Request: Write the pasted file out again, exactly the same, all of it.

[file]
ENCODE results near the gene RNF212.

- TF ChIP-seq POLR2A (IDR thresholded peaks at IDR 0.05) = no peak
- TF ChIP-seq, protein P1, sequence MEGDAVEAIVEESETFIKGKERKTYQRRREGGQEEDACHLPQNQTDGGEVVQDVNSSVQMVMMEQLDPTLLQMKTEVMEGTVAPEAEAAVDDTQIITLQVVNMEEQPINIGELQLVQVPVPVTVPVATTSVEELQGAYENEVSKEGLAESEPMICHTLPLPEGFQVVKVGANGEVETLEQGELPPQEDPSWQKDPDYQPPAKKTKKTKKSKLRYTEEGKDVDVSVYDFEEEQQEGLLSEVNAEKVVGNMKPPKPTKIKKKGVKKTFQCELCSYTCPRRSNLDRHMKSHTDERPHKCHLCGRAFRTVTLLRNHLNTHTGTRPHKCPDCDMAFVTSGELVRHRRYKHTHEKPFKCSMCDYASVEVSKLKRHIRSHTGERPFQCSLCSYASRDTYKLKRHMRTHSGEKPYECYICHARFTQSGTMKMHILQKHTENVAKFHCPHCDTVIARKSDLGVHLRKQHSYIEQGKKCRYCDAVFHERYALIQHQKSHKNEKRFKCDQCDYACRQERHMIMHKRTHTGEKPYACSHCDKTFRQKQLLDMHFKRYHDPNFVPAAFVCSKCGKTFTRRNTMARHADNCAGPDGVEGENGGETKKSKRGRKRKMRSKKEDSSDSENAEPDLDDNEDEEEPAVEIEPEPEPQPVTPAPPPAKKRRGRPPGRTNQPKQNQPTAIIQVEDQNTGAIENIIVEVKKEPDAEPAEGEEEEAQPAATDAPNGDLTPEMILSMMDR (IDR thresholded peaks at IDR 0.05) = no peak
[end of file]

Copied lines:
ENCODE results near the gene RNF212.

- TF ChIP-seq POLR2A (IDR thresholded peaks at IDR 0.05) = no peak
- TF ChIP-seq, protein P1, sequence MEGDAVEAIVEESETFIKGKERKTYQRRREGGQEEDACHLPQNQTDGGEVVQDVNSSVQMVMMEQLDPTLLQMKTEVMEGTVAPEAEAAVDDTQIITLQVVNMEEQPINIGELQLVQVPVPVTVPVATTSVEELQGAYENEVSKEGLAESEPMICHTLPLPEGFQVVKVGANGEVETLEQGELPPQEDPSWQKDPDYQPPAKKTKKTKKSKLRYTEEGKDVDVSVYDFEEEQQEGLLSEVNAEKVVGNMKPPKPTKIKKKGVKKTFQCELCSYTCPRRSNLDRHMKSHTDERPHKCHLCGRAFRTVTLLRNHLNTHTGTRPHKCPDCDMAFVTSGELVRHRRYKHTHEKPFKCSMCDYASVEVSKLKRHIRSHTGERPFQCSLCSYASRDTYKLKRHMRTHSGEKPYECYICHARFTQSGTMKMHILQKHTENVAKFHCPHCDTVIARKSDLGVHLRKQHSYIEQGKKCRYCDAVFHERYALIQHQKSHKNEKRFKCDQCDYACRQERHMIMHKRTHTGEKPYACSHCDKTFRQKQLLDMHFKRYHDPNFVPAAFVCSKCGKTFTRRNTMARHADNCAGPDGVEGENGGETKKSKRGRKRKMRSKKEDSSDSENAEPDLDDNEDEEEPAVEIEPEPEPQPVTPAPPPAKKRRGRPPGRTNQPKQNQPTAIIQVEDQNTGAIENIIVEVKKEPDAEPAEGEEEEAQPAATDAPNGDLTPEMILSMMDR (IDR thresholded peaks at IDR 0.05) = no peak